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Why Class Matters
Just to reiterate my main point: real utopias become viable when they span these two strategies, taming and eroding capitalism. That’s why it’s different from old-fashioned Bernsteinian evolutionary socialism. The role of the state in such a transformational project is to defend and expand the spaces in which alternatives are built from below, rather than for the state to provide, to be the central actor in the provision of needs.
class  Marxism  inequality  domination  power  exploitation  Marx  Weber  socialism  anti-capitalism  analyticalMarxism  Althusser  Poulantzas  AlbertMichael  markets  cooperative  utopias  interview  dctagged  dc:contributor=WrightErikOlins 
2 days ago by petej
'The goal is to automate us': welcome to the age of surveillance capitalism | Technology | The Guardian
For example, the idea of “data ownership” is often championed as a solution. But what is the point of owning data that should not exist in the first place? All that does is further institutionalise and legitimate data capture. It’s like negotiating how many hours a day a seven-year-old should be allowed to work, rather than contesting the fundamental legitimacy of child labour. Data ownership also fails to reckon with the realities of behavioural surplus. Surveillance capitalists extract predictive value from the exclamation points in your post, not merely the content of what you write, or from how you walk and not merely where you walk. Users might get “ownership” of the data that they give to surveillance capitalists in the first place, but they will not get ownership of the surplus or the predictions gleaned from it – not without new legal concepts built on an understanding of these operations.
technology  businessModels  surveillance  surveillanceCapitalism  tracking  predictions  manipulation  personalisation  power  democracy  Facebook  Google  advertising  behaviour  control  dataProtection  ownership  GDPR  dctagged  dc:creator=ZuboffShoshana 
4 weeks ago by petej
What 46 Populist Leaders Did to Democracy - The Atlantic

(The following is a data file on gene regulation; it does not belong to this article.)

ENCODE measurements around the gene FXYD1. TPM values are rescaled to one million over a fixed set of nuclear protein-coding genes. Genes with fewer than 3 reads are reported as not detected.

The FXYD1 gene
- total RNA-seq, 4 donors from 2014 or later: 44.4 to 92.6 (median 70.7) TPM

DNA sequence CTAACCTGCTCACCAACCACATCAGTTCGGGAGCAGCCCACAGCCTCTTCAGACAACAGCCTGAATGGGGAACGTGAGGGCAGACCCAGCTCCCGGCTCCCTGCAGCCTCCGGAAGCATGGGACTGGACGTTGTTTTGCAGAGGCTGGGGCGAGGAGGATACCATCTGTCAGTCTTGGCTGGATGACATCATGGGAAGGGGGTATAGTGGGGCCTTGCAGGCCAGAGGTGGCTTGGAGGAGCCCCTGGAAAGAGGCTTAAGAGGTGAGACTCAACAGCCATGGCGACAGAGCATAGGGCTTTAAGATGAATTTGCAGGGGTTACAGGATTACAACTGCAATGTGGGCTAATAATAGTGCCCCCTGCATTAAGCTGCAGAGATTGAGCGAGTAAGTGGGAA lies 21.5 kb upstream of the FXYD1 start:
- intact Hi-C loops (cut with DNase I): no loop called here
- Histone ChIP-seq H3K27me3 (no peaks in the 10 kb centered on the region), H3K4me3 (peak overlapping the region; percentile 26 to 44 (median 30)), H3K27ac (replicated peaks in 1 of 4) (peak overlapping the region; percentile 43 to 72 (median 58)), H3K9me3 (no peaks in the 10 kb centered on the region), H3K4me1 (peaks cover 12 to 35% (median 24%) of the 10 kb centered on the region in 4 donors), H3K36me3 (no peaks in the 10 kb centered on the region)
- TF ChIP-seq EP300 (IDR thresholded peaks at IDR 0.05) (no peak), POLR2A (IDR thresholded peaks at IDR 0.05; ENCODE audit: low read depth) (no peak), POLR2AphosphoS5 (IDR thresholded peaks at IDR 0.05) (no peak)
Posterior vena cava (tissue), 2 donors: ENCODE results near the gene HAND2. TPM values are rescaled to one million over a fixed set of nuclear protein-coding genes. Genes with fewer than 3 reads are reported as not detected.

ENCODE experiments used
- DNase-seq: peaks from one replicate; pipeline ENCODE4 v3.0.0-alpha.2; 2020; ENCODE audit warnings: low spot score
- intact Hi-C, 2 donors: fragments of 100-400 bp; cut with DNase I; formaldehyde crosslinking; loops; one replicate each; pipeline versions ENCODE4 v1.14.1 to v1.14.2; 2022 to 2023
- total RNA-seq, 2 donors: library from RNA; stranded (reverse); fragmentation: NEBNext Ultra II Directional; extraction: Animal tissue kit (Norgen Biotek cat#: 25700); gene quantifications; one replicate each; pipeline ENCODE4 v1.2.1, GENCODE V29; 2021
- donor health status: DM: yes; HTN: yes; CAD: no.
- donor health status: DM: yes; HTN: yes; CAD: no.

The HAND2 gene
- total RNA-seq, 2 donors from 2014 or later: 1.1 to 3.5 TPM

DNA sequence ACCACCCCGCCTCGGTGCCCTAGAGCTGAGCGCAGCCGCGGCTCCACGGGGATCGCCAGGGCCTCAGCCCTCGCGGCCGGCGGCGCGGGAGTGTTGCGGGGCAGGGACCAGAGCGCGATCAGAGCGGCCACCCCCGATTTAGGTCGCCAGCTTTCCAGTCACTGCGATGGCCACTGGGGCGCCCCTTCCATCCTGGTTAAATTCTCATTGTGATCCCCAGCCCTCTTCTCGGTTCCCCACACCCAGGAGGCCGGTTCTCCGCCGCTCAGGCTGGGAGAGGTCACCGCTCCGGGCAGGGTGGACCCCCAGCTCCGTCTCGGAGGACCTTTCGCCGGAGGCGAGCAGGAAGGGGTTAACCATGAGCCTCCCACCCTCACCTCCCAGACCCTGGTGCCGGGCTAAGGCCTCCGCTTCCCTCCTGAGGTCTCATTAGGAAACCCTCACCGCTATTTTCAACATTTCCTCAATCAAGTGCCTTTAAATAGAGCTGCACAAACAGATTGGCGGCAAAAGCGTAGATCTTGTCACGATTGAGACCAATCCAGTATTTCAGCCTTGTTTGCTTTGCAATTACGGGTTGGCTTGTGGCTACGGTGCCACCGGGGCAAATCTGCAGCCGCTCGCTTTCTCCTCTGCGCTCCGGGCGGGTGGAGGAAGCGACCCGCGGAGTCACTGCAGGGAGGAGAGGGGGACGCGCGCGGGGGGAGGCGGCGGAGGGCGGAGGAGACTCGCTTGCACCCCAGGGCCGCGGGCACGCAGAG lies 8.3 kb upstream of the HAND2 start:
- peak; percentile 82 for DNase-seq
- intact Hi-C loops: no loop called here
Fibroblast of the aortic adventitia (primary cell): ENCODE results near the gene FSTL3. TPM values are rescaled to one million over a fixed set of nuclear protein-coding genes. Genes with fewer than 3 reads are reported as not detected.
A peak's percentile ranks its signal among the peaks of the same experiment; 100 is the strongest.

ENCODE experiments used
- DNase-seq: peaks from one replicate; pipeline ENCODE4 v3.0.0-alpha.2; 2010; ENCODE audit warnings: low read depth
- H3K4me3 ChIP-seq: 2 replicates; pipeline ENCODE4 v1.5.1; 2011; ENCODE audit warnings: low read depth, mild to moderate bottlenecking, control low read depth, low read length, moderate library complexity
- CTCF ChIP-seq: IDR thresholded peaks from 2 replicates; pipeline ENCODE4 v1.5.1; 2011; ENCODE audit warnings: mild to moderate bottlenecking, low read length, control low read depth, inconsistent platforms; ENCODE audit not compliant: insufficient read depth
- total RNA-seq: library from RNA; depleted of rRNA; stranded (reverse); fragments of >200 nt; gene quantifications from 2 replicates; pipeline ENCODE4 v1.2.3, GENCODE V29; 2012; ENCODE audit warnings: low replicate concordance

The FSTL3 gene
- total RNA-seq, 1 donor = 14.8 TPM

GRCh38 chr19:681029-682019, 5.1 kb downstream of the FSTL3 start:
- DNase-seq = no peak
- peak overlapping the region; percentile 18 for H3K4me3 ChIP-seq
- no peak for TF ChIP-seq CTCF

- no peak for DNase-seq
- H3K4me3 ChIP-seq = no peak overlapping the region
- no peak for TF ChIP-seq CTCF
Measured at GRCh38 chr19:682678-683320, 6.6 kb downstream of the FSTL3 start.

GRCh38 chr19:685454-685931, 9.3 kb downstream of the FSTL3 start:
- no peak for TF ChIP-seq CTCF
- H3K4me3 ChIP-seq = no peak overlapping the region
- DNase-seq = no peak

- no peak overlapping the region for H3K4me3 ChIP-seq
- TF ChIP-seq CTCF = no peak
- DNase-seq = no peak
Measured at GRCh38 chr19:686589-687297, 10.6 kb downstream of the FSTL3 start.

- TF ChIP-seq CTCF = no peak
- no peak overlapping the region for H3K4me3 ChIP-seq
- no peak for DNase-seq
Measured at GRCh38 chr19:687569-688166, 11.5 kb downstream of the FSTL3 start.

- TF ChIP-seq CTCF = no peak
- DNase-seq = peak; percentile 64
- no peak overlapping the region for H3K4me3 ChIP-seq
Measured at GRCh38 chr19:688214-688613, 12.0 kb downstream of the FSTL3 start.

Populist governments, in our working definition, are united by two fundamental claims: (1) Elites and “outsiders” work against the interests of the “true people,” and (2) since populists are the voice of the “true people,” nothing should stand in their way.
politics  populism  democracy  BolsonaroJair  Brazil  TrumpDonald  ModiNarendra  WidodoJoko  Indonesia  India  USA  power  press  media  civilLiberties  MouffeChantal  corruption  Italy  transparency 
8 weeks ago by petej
The Cost of Living in Mark Zuckerberg’s Internet Empire - The Ringer
From Zuckerberg’s perspective, the whole point of Facebook has always been to bring people together. Well, nothing brings people together like an empire. Talk about engagement with a platform! The question, for those of us who would prefer to remain barbarians (and who hold out hope of someday sacking Rome), is how does he imagine an empire expands its borders? Who is Facebook making war on, if not us?
Facebook  socialMedia  personalData  misuse  leaks  privacy  Netflix  Spotify  advertising  surveillanceCapitalism  businessModels  ZuckerbergMark  power 
8 weeks ago by petej
Ivan Rogers’ Brexit bombshell, digested | Martha Gill | Opinion | The Guardian
There is a contradiction at the heart of the argument made by many of those advocating no deal. They say both that WTO terms are good enough for the UK to trade on, and that Britain’s prosperity depends on it striking multiple trade deals abroad.

Rogers puts it like this: “You cannot simultaneously argue that it is perfectly fine to leave a deep free trade agreement with easily our largest export and import market for the next generation, and trade on WTO terms because that is how we and others trade with everyone else – and argue that it is imperative we get out of the EU in order that we can strike preferential trade deals with large parts of the rest of the world, because the existing terms on which we trade with the rest of the world are intolerable.”